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the pound instead of one. The series may be increased indefinitely, additional points of difference being put first on the grain side of the series then on the corresponding half of the other side. It is evident that, however much the series may be enlarged, the primary points of difference will remain unaltered, because they always must be points of greater difference than any that can be perceived subsequently. Thus, however numerous the units in a psychophysical weight series are, the two points of greatest difference must be the grain and the pound, the three points of greatest difference the grain, pound, and halfpound, and so on.
7. Effects of Defective Length of Psycho-physical Series. -The above is written to show the variations which we may expect in the perception of individuals when the length of the psycho-physical series is the same in each. But the series is not necessarily of the same length in each, and then other defects of perception will be produced. It is a well-known fact that persons differ very considerably in the height of the notes which they are able to hear. One person may hear a note which is more than an octave higher than that heard by another. Similar conditions are found with regard to low notes. It must be remarked that the note produces no effect whatever upon the person who is unable to hear it. As far as he is concerned it is non-existent. The following, given in the Medical Press, April 2, 1890, is an extreme example of this condition. The writer, referring to the late Mr. Cowles, an American journalist, says
It is stated that it was not until Mr. Cowles was twenty-five years of age that he became perfectly cognizant of his defect. Up to this time he treated all he read about the songs of birds as nothing more or less than poetical fiction. To him birds were perfectly mute; and he was perfectly deaf to the shrillest and highest notes of the piano, fife, or other musical instruments. At length, after considerable pains, he was convinced that he laboured under some physical defect of hearing. When put to the test in a room where a large number of canary birds were singing very loudly, he declared he could not hear the slightest sound even when placed close to their cages. Moreover, it was found that all the sibilant sounds of the human voice were equally inaudible. The consequence was, he, like the deaf-mute, never used them in his conversation. Curiously enough, in all other respects his hearing was not only perfect, but somewhat acute.”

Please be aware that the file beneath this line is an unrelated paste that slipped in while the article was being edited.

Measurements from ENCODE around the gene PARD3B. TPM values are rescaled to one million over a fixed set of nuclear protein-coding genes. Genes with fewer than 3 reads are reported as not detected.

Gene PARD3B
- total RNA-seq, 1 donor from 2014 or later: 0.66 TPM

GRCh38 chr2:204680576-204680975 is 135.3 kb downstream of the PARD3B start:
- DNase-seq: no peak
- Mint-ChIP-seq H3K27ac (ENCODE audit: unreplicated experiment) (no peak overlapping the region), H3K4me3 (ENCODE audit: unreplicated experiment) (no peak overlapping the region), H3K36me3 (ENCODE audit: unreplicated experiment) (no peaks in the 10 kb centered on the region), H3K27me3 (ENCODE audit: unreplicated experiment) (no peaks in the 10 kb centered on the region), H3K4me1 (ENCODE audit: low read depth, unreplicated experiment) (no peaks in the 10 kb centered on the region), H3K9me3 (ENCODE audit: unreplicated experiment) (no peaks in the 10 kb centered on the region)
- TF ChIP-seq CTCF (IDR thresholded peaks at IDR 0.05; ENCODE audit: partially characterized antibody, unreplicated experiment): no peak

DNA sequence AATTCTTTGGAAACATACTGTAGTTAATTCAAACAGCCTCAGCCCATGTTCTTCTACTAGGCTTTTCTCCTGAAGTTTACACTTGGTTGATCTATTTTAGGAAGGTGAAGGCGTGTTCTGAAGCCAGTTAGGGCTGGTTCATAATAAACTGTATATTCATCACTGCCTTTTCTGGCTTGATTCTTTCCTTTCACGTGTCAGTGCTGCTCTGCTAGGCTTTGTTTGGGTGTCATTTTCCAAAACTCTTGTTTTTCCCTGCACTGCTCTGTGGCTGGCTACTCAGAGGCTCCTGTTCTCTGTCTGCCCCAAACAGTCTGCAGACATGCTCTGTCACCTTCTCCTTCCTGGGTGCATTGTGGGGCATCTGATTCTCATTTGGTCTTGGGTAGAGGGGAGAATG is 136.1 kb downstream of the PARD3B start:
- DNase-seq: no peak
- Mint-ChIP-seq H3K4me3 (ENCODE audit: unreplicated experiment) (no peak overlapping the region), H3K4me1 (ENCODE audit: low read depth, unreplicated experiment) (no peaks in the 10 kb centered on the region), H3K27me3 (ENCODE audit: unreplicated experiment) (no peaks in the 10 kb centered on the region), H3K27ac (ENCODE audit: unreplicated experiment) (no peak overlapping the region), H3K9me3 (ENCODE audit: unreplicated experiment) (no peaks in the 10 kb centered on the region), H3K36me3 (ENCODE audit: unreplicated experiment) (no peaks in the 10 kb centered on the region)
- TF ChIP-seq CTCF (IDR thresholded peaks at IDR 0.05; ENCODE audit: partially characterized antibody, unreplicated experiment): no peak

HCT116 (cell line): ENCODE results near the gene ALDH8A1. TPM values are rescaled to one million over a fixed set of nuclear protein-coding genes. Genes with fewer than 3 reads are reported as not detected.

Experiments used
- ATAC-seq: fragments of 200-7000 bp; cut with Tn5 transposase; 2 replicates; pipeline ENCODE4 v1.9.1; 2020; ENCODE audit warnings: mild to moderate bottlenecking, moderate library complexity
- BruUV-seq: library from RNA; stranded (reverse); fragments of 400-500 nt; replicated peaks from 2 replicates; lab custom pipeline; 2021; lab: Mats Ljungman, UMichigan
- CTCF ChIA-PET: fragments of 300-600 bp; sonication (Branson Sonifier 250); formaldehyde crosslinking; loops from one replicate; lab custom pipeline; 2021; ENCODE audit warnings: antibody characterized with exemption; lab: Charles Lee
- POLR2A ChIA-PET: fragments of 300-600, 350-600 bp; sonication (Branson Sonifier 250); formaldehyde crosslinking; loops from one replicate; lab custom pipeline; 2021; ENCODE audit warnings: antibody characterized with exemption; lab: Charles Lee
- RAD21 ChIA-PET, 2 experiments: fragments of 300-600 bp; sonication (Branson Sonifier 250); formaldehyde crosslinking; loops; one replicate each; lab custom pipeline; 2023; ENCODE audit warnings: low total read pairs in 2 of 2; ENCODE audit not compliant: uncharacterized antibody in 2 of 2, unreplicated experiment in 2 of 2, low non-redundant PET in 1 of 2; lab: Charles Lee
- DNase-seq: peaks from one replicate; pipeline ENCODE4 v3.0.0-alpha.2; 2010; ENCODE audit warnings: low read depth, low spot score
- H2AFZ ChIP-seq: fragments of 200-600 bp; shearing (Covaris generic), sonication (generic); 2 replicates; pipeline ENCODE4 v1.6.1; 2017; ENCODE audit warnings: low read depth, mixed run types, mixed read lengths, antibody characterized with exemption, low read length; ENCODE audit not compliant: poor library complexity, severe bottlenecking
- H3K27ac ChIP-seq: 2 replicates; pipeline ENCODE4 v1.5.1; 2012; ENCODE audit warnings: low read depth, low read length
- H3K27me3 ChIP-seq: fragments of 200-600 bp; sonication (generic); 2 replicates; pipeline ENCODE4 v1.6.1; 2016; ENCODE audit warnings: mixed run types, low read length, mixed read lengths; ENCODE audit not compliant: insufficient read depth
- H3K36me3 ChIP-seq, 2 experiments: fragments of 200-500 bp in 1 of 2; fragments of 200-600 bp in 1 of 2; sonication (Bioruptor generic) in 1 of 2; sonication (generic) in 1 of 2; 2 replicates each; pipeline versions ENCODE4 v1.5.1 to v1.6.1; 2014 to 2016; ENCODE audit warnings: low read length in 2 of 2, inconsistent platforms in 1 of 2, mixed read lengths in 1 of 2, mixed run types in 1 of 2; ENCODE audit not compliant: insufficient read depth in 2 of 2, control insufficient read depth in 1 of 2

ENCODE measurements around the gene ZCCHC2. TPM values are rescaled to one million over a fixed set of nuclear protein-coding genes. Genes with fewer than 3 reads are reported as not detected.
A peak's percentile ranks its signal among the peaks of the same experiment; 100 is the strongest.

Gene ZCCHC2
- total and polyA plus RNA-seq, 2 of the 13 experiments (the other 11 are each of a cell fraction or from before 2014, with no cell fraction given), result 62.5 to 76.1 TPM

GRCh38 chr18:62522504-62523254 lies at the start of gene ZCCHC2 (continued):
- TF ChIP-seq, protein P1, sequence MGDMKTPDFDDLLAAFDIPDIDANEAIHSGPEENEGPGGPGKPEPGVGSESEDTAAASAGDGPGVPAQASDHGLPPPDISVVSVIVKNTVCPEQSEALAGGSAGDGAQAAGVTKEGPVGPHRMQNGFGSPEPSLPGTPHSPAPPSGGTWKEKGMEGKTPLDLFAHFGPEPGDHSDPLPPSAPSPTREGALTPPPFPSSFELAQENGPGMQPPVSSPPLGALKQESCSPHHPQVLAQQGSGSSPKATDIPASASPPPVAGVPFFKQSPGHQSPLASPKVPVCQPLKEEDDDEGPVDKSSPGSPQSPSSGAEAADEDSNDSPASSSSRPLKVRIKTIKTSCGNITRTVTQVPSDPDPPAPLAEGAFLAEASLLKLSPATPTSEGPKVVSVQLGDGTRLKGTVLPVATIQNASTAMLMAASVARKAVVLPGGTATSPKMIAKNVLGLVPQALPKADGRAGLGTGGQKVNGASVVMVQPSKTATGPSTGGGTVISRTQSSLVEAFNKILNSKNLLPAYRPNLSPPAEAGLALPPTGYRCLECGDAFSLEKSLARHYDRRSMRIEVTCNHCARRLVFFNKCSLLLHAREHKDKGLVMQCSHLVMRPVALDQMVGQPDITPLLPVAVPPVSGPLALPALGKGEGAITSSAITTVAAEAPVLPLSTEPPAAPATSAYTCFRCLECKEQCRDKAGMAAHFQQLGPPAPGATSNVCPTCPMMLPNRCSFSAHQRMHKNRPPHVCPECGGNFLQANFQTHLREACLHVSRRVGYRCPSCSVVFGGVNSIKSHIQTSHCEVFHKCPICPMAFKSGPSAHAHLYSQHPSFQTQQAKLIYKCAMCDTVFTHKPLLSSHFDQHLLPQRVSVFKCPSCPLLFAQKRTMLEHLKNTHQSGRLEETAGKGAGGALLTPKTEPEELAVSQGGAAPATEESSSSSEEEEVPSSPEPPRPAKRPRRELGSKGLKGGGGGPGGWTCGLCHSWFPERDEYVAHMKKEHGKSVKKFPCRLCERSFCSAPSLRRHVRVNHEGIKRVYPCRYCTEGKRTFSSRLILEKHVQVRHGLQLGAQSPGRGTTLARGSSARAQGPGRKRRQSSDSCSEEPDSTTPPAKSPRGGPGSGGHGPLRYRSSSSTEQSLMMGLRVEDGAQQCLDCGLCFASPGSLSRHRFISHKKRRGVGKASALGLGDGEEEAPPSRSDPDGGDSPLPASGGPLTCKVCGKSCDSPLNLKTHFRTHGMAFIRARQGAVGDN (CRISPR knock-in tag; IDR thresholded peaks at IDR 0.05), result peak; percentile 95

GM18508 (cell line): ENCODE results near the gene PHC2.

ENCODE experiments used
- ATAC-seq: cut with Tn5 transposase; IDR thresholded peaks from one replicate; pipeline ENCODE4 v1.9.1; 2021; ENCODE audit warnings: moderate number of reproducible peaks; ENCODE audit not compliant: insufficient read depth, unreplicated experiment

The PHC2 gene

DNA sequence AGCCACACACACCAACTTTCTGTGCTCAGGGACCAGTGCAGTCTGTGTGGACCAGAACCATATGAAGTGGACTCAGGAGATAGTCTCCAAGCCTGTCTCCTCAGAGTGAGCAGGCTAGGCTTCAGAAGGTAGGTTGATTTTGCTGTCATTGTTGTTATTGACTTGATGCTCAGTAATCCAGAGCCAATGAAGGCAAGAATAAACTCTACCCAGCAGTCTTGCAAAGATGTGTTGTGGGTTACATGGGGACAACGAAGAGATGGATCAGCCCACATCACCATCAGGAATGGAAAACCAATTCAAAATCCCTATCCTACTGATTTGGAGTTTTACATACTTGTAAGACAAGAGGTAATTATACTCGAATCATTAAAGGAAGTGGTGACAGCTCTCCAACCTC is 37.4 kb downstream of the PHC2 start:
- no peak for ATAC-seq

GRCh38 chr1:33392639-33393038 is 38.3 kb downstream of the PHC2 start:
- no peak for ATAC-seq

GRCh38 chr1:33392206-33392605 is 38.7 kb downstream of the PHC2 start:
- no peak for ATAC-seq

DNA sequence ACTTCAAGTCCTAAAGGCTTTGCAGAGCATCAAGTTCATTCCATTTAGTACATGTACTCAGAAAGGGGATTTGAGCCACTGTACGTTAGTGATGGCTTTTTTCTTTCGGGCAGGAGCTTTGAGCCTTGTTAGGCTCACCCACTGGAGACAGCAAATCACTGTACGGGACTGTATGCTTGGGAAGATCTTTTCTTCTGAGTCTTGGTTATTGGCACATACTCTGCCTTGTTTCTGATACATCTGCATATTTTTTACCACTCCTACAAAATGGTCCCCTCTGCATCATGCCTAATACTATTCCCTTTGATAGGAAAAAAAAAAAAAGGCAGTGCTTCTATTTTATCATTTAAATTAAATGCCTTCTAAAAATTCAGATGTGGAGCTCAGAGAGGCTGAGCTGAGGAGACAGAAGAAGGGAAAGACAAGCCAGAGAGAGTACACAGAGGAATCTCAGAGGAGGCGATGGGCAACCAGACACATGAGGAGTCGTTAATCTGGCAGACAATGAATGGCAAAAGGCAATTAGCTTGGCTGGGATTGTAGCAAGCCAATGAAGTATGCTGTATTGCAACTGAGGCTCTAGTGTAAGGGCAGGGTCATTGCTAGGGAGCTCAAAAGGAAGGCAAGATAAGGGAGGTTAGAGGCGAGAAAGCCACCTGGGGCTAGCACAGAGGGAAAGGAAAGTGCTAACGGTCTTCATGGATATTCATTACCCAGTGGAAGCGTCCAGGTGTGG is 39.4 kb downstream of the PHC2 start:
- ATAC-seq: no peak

It is therefore obvious that when a psycho-physical series is shortened relatively to that of other persons, the physical units included in the shortened portion are not perceived at all, and are practically non-existent. It is therefore impossible for a person to form any opinion with regard to their qualities, and in any mixture in which these physical units form part of the exciting stimuli they will have to be subtracted before the result can be obtained.
When the length of a psycho-physical series is different from that of the majority of persons, either shorter or longer, the centres of the different units will not correspond for both classes of persons. For instance, if one end of a series be shortened for any person, the third point of difference will be situated at a point rather nearer the other end of the series than it will be for those whose series is not shortened.
8. A Psycho-physical Impression as a whole.-In the foregoing pages I have described the psycho-physical perception of a series. The result of this is that we have obtained the units of perception. It now only remains to show how these units are combined so as to make up an impression as ordinarily perceived. In this book it is not my intention to show how many phenomena psychophysical perception will explain, but only that it will explain the phenomena of colour-perception. I shall therefore confine myself to impressions of sight. Impressions of sight may be divided into four sets—those of colour, form, size, and shade. A psycho-physical impression as a whole is made up of the contiguous association of psychophysical units; thus there will be the units of colour, form, size and shade. It will be seen that one set of impressions cannot be absolutely taken away from the others.